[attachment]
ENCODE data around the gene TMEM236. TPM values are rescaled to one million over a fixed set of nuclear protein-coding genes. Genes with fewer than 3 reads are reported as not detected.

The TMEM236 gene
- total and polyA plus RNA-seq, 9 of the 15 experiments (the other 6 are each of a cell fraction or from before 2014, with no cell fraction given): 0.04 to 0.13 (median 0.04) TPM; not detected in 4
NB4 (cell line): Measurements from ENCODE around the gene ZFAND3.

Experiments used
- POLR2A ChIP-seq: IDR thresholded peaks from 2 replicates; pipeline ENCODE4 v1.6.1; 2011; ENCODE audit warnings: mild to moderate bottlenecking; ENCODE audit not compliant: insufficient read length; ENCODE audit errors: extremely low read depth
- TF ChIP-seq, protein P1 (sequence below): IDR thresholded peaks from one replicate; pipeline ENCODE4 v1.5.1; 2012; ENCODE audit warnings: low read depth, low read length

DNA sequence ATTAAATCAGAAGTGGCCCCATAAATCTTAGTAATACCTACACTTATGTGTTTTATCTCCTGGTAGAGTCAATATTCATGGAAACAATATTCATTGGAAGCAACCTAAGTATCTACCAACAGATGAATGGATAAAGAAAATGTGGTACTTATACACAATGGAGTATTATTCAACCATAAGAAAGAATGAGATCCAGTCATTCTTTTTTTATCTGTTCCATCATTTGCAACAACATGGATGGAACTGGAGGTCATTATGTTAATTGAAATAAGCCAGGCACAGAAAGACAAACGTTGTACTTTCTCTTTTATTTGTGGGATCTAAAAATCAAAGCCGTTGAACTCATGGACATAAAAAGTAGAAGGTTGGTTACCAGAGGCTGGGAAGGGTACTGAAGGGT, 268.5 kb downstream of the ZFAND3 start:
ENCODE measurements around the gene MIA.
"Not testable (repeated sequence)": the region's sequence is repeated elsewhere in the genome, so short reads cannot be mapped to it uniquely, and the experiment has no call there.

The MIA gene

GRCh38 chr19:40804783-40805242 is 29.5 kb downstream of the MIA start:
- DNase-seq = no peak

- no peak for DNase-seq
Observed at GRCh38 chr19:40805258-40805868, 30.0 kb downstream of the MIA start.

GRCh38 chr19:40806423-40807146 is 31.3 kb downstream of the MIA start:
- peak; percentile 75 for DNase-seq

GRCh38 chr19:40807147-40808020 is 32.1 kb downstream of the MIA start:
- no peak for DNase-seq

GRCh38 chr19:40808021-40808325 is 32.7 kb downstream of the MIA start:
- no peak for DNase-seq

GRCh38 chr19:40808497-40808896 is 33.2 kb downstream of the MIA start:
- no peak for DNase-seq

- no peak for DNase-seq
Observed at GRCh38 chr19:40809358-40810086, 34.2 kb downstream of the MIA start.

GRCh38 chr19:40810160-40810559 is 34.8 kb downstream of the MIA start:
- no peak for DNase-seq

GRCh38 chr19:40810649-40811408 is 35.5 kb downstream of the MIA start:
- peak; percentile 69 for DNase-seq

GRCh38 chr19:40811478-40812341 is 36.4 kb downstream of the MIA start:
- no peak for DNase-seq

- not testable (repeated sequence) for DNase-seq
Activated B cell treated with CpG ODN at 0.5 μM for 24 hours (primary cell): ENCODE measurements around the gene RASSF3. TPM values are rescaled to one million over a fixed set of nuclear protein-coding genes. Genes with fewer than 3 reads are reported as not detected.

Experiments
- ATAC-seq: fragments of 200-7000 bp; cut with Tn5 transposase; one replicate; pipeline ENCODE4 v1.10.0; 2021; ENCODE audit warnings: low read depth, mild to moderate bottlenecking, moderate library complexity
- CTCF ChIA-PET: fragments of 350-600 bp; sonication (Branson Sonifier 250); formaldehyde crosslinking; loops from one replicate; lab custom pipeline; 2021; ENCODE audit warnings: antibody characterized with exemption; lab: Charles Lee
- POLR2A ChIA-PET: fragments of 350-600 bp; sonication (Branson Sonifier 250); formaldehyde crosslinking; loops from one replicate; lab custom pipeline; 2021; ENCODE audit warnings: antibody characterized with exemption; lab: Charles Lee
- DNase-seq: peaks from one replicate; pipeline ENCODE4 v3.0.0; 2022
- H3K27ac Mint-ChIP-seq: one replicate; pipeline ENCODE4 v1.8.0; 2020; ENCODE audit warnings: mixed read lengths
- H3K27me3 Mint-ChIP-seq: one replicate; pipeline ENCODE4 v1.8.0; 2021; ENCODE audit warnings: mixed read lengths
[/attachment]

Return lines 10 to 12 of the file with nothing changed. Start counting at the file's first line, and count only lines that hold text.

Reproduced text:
"Not testable (repeated sequence)": the region's sequence is repeated elsewhere in the genome, so short reads cannot be mapped to it uniquely, and the experiment has no call there.

The MIA gene

GRCh38 chr19:40804783-40805242 is 29.5 kb downstream of the MIA start: